As a queer woman of colour, Marisa’s mission statement is to explore messages of pride, self-love and liberation whilst spotlighting the importance of visibility for marginalized communities whilst championing intersectional feminism and queer expression. Painting has become a form of therapy for her over the years and celebrating cultural diversity, womanhood and the LGBTQIA+ community is an embodiment of Marisa, both personally and professionally.
Image: Marisa Mu by Maysie Lecciones
Uncle Wes Marne AM is a Bigambul man and community elder who has lived in Mount Druitt for the past 45 years. He is a storyteller, poet and custodian of his grandfather’s Creation and Dreamtime stories.
Uncle Wes is a published author, and has toured his work at Sydney Festival (2016), Yirramboi First Nations Arts Festival (2017), Way Out West Children’s Festival at Casula Powerhouse Arts Centre (2017), and recently he published Through Old Eyes (2022), his first book of poetry for his 100th Birthday. In December 2022, he received an Honorary Fellowship from Western Sydney University for service as an educator and champion of Aboriginal culture; an advocate for vulnerable young people and a pillar of the greater western Sydney community.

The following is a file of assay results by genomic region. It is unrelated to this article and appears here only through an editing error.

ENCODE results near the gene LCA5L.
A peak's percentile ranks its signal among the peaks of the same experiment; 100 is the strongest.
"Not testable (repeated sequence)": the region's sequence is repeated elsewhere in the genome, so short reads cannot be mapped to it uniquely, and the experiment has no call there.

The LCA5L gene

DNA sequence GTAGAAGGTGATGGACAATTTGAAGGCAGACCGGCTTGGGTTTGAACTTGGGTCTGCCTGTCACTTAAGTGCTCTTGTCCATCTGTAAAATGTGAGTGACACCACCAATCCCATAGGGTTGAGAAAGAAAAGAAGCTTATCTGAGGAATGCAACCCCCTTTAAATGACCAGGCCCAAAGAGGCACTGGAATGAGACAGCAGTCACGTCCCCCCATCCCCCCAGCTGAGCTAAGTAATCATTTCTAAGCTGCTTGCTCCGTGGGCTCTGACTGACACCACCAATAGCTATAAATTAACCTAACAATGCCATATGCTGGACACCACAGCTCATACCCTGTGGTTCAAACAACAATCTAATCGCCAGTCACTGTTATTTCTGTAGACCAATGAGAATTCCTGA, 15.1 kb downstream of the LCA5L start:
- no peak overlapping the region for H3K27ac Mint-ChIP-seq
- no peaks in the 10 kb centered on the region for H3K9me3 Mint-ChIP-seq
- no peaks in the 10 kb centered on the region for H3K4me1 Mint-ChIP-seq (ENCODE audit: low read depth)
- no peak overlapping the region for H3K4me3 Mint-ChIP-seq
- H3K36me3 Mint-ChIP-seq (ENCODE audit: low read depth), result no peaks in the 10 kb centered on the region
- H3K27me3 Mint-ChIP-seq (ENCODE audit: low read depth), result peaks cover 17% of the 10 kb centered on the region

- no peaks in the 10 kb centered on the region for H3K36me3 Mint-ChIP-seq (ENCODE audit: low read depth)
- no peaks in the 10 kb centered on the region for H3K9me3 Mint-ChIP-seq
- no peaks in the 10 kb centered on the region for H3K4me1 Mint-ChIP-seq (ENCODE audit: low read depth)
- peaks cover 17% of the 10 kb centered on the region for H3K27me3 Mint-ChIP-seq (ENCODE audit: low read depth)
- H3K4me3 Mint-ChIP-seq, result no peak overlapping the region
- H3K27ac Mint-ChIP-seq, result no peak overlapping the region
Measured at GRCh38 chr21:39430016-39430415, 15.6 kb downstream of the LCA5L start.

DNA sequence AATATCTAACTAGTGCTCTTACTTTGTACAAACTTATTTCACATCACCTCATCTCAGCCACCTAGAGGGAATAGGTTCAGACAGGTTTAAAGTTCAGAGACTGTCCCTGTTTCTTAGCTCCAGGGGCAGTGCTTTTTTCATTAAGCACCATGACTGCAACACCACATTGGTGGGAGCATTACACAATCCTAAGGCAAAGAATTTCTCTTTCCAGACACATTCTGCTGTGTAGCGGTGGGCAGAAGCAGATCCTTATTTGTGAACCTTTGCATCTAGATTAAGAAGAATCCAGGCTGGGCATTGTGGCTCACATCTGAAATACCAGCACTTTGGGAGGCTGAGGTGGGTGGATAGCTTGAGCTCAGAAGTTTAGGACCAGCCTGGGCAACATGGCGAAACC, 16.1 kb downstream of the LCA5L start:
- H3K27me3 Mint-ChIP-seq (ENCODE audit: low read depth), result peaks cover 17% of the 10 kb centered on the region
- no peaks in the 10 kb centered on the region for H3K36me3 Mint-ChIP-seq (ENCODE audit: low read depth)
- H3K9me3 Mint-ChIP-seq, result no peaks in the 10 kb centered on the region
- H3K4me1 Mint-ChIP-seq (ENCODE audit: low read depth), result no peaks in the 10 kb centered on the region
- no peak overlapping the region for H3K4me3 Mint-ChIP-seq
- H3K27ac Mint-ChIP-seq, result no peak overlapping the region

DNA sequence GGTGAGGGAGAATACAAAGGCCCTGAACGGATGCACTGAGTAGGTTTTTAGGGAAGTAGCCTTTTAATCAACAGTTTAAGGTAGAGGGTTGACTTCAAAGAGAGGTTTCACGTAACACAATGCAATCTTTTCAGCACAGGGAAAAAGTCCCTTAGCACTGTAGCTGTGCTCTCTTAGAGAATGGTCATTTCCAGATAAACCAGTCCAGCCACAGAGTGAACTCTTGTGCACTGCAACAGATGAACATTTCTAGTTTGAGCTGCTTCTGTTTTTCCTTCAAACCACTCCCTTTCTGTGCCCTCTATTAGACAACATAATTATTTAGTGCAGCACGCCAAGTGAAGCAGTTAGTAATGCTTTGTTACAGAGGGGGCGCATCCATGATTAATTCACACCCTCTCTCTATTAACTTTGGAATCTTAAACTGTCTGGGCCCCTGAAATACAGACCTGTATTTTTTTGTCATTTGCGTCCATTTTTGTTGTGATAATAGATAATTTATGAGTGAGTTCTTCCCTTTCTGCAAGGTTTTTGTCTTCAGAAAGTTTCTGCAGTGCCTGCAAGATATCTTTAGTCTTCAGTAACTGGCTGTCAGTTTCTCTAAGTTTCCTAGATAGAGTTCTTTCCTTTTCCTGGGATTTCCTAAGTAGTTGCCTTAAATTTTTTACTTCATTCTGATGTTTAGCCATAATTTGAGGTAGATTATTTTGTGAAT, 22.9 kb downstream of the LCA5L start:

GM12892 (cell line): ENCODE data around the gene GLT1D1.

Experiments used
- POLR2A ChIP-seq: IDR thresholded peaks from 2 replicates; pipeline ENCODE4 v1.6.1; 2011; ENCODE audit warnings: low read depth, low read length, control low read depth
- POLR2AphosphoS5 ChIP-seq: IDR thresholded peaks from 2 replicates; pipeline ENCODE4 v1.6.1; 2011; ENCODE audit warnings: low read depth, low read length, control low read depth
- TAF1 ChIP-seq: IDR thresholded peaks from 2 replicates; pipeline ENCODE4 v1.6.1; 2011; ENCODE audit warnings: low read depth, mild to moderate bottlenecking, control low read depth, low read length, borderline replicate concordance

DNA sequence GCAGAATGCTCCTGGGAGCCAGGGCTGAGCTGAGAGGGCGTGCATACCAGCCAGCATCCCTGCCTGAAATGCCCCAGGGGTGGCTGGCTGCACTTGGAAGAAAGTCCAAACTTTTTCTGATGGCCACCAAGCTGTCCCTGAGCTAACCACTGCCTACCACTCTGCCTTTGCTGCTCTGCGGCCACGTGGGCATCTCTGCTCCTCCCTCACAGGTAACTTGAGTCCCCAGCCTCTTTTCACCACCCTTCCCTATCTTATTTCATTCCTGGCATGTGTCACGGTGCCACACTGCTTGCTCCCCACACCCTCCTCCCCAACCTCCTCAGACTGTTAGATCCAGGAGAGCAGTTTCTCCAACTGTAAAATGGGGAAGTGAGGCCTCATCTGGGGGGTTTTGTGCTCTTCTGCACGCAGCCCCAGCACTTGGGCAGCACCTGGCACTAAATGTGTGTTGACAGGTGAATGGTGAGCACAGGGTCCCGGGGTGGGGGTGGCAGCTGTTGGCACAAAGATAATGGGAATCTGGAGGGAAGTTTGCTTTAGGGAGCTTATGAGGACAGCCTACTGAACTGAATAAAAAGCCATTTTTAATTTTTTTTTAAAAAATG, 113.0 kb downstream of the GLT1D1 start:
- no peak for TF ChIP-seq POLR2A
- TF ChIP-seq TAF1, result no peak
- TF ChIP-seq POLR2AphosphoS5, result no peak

Uncle Wes comes from a long line of storytellers and has been working with children, primary and high schools, universities, gaols, social housing and justice to share his love of culture and stories throughout all the community.
Image: Uncle Wes, Elders in Residence by Eliya Cohen, Mosca Media Australia.
Uncle Greg Simms is a respected Aboriginal Community Elder of Mount Druitt and the greater western Sydney region, with ties to the Gundungurra (water dragon people) of the Blue Mountains and the Gadigal (whale people) of the Dharug nation.
Uncle Greg is an activist for reconciliation, a traditional woodcarver, a storyteller and an Aboriginal cultural educator. He always engages young people and Elders in his processes, championing intergenerational knowledge sharing and understanding. In December 2021, Uncle Greg received an Honorary Fellowship from Western Sydney University in recognition of his role as a leading educator of Aboriginal culture, and for his contribution to Western Sydney University.
Image: Uncle Greg, Elders in Residence by Eliya Cohen, Mosca Media Australia.
Uncle Danny Eastwood is descended from the Ngemba group of Western New South Wales. His mother came from Brewarrina and he was born and grew up in the Eora area of the Gadigal Nation. For the past 43 years, he has been a proud member of the Darug area of Western Sydney.
As a painter and cartoonist, he has produced numerous works which tell the story of his people and Country, including his contributions to Koori Mail over the last 30 years and his public art which can be found all over Sydney.